Save Our Marine Life
Save Our Marine Life

The Sea & Me

The Sea & Me, a new film documenting the extraordinary seas surrounding Australia and the inspiring people who look after it, has been touring the nation’s coastal communities.

This breathtaking exploration of our big blue backyard was put together by two award-winning young filmmakers from Bluebottle Films. Danielle Ryan and James Sherwood toured around Australia’s coast interviewing communities, business owners, fishers, divers and researchers and documenting flagship species like the charismatic manta rays of Ningaloo Reef, the prized coral trout of the Great Barrier Reef and Tasmania’s valuable rock lobsters.

The Sea & Me visits communities where marine sanctuaries have been in place for up to 20 years and shares the success stories of world class conservation and recreation working hand in hand.

Following 16 packed-out screenings around Australia, local communities are now getting together to organise their own local events. If you’re interested in hosting a screening, please email us on info@saveourmarinelife.org.au

Get to know The Sea & Me coastal communities

Can’t wait to see The Sea & Me? Check out these vignettes featuring some of the nation’s coastal caretakers.

Bill’s Bounty

Fisherman Bill Sawynok was ahead of his time back in the 1990s when he brought the fun of recreational fishing and science together.
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He trains his fishing group to target and collect the fish identifications of many species, has worked with leading scientists, and it was his group’s data which contributed to the design of the sanctuary zone off Yeppoon in Great Barrier Reef Marine Park. Today, the fishing community around Rockhampton and Yeppoon are a model for other towns in Australia when it comes to taking a stewardship role in designing and caring for marine parks.

Produced & Directed by James Sherwood & Danielle Ryan of Bluebottle Films – for the Save Our Marine Life Alliance

Warroora’s salty oasis

Pastoralist Leonie McLeod hopes to keep her property, which borders Ningaloo Marine Park, a pristine paradise for the world to see.
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Leonie tries to do her bit for the planet by lowering the recreational fishing catch limit on her property for the many campers who visit her place, she has hired care takers who make sure campers don’t fish in the recreational fishing zones, and she has spent a lot of money on restoring coastal vegetation which helps to prevent run off onto the reef.

Produced & directed by Bluebottle Films for the Save Our Marine Life Alliance

 

Fishing in the Gargul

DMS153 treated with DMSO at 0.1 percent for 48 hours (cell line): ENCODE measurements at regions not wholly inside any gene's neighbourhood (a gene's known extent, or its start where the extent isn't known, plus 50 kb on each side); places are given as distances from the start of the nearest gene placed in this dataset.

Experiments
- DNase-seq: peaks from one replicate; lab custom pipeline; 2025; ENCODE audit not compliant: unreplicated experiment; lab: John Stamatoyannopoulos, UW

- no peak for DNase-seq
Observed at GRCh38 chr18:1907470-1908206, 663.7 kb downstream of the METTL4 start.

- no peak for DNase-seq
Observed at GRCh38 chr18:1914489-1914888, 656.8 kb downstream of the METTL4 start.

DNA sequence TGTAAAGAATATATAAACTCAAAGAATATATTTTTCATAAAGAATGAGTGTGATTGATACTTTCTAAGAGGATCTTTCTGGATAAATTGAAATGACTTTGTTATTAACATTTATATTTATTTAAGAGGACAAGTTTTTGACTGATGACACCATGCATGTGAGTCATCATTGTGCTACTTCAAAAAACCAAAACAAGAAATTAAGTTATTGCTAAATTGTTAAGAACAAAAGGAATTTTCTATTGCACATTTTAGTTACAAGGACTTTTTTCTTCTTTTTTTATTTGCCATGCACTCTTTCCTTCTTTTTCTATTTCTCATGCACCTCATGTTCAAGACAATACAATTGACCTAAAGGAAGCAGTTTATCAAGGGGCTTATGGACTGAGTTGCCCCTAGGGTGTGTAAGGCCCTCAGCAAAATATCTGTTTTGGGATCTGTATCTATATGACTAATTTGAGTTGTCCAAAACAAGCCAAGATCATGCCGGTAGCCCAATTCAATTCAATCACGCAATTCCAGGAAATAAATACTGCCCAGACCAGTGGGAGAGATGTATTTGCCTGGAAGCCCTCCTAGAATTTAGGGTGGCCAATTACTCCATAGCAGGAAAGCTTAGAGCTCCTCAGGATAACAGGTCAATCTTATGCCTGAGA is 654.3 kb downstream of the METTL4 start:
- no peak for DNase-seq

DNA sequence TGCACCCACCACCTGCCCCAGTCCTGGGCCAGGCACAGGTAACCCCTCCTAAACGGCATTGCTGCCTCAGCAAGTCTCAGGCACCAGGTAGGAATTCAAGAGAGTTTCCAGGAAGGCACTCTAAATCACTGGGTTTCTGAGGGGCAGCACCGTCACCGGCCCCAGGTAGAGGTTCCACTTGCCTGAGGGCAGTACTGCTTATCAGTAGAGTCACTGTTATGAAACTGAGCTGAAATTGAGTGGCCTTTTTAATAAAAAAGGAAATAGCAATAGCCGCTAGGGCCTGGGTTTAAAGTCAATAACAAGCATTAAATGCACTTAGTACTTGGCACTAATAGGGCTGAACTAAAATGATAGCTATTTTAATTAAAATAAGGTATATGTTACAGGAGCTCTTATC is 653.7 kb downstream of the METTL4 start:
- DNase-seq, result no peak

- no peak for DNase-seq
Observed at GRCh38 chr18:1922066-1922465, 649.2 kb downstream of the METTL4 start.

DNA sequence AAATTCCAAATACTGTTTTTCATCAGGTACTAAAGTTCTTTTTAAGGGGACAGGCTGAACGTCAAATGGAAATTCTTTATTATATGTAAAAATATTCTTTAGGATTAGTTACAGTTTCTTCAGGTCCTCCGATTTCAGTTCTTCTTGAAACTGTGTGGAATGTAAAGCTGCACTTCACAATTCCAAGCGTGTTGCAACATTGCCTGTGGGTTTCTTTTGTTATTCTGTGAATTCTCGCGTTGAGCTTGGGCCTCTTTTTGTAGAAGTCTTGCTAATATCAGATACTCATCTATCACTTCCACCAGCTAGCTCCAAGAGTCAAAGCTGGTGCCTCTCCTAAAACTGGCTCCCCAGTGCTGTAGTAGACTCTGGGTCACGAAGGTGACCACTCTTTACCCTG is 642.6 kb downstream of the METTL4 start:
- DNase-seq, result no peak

Gumbaynggirr elder and local fisherman Mark Flanders tells the story about his peoples’ relationship with the sea and how marine parks are looking after the marine environment like his people have been doing for thousands of years.
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Produced & Directed by James Sherwood & Danielle Ryan of Bluebottle Films – for the Save Our Marine Life Alliance

Hooked on diving

Nigel Hayward never thought of the impact he had on the ocean as a fisherman until the day he went diving.
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Today, he still loves fishing, but believes it is his duty as a father to share his knowledge with his children on sustainable fishing and on the important role marine parks have to play in preserving the underwater world. He now also works as a dive guide at Let’s Go Adventures in Nelson Bay.

Produced & directed by Bluebottle Films for the Save Our Marine Life Alliance

 

With change comes opportunity

Winner of the Sylvia Earle Ocean Conservation Award as a part of the 2015 MY HERO Film Festival.
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Rob Pennicott was disappointed the day his local fishing spot was turned into a marine park. Today, Rob says his fishing tourism business, Pennicott Wilderness Journeys, is reliant not just on good fisheries management, but on the longevity of marine park areas in Tasmania.

Searching for Trout

One hundred dives in six weeks. That is how many dives Researcher David Williamson made on his field trip from the Whitsundays to the Palm Islands to monitor the health of coral trout stocks.
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His life is not only full of adventure, David is finding some ground-breaking, positives results, which show the Great Barrier Reef Marine Park is working.

David is a research fellow for the ARC Centre of Excellence for Coral Reef Studies at James Cook University based in Townsville.

Produced & directed by Bluebottle Films for the Save Our Marine Life Alliance

 

Marine sanctuaries at risk